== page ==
de Bono's Lateral Thinking 'Six Hats'
Obituaries featuring unusual ambivalence appear across mainstream media this week at the death aged 88 of Edward de Bono.
Many observers seemingly sharing such views, as found behind London’s Telegraph subscription wall; “[he] peddled pseudoscience”, “had no false modesty” & “traded on people’s gullibility”. Here’s three successive sentences to add flavour, with a smidge of balance rounding them off.
“De Bono has the great salesman’s gift of being fluent in the international language of gibberish,” commented Craig Brown, concluding that “if the life and career of Edward de Bono can teach us anything, it is that no one ever lost money blowing his own trumpet.”
In How Mumbo-Jumbo Conquered the World: A Short History of Modern Delusions (2004), Francis Wheen dismissed de Bono’s claim to have invented lateral thinking as “like claiming to have invented poetry, or humour, or grief”.
But if he did not invent lateral thinking, de Bono could at least be said to have defined and popularised it: as opposed to traditional “vertical thinking”, it involves arriving at a solution from an unexpected or illogical angle.
And it is this latter point that bears Sales thought, and in particular at this time, idea generation during a video call.
Here’s an excerpt from my book Video Calls That Sell. An explanatory paragraph. One of many techniques presented to assist, improve and switch-up video meeting brainstorming sessions.
In 1985 lateral thinking exponent Edward de Bono formulised his Six Thinking Hats. Which suggest the adoption of a half-dozen narrow perspectives. Each has a different colour and equate to lenses of; information and facts, brightness and optimism, devil’s advocate and judgement, emotion and intuition, creativity, big picture and overall thinking management.
Each famously having its own colour, and various terms, adaptable to many an environment.
There’s an interesting strapline on this book’s Penguin paperback reprint; run better meetings, make faster decisions.
As noted in another obit, big-ticket claims duly flowed;
‘Motorola, IBM and Boeing reported cutting meeting times by half by applying it.’
The essence of this approach is worth re-iterating. Lateral thinking is suggested as diametrically opposed to vertical thinking. Vertical following logic. The enemy of creative ideas. “Logic will never change emotion or perception”.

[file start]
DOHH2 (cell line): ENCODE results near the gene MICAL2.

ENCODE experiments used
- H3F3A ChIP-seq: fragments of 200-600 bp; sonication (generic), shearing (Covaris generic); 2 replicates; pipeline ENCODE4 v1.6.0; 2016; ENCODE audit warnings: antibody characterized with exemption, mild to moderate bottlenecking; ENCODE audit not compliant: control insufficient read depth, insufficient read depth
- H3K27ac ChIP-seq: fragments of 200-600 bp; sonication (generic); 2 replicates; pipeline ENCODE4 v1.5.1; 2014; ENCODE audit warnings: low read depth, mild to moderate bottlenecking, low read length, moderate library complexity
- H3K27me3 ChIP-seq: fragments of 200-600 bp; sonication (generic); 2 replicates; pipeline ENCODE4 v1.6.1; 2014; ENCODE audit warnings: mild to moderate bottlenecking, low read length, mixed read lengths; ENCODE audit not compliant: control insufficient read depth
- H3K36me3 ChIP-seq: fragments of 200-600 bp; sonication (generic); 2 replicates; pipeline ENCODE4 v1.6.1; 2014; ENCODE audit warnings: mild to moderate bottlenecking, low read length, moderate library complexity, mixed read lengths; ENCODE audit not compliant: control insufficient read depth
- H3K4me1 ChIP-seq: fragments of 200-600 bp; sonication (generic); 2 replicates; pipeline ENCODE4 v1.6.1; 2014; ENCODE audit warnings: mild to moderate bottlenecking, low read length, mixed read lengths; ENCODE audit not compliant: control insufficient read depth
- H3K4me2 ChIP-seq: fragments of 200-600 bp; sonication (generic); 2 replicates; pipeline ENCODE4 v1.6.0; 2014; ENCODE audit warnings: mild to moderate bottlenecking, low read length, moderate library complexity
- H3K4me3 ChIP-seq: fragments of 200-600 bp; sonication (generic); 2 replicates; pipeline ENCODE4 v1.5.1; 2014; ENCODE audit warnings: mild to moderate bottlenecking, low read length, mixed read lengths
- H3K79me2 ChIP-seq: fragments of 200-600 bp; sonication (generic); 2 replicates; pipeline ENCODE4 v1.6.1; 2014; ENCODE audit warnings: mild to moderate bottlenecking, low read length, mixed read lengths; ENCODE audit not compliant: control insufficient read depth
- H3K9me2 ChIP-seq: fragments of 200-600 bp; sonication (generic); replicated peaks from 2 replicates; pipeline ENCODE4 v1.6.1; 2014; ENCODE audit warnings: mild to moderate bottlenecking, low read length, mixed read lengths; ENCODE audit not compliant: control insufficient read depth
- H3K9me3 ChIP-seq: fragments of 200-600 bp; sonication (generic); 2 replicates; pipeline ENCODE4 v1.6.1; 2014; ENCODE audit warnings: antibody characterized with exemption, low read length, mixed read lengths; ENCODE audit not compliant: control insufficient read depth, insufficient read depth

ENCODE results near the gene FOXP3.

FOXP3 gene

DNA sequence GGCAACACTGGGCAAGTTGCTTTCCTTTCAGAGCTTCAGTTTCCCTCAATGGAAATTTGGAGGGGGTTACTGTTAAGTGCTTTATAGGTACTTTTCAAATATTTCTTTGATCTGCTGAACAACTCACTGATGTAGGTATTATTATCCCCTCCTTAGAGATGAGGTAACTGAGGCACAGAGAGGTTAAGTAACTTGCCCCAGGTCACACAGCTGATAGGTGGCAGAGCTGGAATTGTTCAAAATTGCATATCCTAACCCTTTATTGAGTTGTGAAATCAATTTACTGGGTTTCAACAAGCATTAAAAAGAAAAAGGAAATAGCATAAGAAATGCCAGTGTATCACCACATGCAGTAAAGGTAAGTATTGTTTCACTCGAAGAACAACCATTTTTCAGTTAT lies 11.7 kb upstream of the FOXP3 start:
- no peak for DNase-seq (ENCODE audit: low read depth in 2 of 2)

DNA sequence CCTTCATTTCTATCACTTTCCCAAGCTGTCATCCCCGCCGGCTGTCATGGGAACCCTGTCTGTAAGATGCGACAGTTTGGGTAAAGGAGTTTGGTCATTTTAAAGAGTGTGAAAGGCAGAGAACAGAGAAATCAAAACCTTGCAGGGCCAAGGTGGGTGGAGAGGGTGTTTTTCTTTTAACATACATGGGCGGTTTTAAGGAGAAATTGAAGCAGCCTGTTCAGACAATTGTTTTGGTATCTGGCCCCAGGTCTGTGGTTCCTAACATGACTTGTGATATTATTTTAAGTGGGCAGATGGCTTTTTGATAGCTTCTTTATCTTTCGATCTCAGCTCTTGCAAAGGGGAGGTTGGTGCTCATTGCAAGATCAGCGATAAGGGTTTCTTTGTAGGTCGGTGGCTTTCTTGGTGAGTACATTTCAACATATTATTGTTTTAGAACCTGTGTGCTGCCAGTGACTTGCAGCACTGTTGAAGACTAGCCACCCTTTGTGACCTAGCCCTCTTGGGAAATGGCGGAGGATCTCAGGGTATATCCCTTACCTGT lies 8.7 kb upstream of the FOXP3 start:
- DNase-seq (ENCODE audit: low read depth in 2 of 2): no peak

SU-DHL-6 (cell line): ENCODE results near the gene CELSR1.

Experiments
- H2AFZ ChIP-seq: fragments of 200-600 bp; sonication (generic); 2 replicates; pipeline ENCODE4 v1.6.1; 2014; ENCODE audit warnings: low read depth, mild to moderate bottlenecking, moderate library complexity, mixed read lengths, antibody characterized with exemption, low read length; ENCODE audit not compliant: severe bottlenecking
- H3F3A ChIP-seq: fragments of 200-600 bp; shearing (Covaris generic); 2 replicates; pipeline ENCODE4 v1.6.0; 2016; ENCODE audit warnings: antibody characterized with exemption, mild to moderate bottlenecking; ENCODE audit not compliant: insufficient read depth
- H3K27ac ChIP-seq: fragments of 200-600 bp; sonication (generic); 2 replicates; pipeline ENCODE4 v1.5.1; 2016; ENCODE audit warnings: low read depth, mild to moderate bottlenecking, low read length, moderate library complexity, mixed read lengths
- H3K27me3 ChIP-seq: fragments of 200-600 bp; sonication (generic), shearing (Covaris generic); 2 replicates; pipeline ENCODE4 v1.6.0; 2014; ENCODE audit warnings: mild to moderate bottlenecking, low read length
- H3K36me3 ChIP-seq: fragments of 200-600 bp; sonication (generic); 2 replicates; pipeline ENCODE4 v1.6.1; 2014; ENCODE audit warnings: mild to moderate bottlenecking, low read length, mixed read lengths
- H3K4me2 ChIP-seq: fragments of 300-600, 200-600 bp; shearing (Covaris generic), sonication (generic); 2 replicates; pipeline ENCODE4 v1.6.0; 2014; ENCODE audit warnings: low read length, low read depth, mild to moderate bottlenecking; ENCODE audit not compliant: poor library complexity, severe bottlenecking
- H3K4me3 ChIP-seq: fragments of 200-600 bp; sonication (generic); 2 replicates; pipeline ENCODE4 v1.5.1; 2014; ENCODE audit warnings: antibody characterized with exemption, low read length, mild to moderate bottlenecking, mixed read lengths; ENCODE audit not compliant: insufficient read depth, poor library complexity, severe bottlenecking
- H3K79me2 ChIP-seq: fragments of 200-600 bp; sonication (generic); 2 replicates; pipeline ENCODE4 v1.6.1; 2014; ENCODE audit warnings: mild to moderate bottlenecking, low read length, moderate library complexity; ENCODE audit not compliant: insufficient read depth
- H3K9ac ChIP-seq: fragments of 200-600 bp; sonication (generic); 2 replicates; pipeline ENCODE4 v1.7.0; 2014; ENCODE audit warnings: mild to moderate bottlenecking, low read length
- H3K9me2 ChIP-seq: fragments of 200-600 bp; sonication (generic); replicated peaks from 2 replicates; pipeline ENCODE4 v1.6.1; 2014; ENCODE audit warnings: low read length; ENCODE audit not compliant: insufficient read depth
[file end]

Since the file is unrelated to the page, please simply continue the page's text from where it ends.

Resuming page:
Many ‘creative’ thinking techniques involve avoiding the ‘let’s hope for the best’ yet sadly standard, randomised order of progressing.
I have ran sessions along Six Hat lines. As facilitator. So I ‘wore’ the Blue Hat. This is the stance of the person alone making sure the session follows the right stages, at the right pace, with the right rubric, hat by hat.
The first hat all other attendees wear is likely White. Everyone ask questions to uncover information, data and ‘facts’ around the issue at hand.
In turn, each other hat is metaphorically put on by the non-facilitators.
The Red one is often a quick round. Each person saying how they feel about what’s being looked into.
When it comes to the Yellow and Black hats, the idea is less to allow a slanging or chanting match. More that, whatever any entrenched position at that time, everyone must be able to think of at least something that would represent the opposite view. I found asking for ‘what if…’ statements helped.
Green is when creativity can run riot. Searching for alternatives or remixing away what’s already on the table.
For first-time run-outs, best to choose a non-critical and (hopefully) uncontentious plan.
It can also help to put time limits on each hat. As well as stipulations such as quick round-the-rooms for final summary or confirmations at each section’s end. (Actually helped by video constraints). All duly noted by Blue Hatter.
People often enjoy trying something new like this. Yet as many a business procedure, it can take several further tries until it becomes a fully flaming stalwart of your team’s functions.
Maybe this is the month that you can cite its inventor’s life and times, and give it a go for yourself.
apply your own preferred words on this template for a slide heralding your own six hat creativity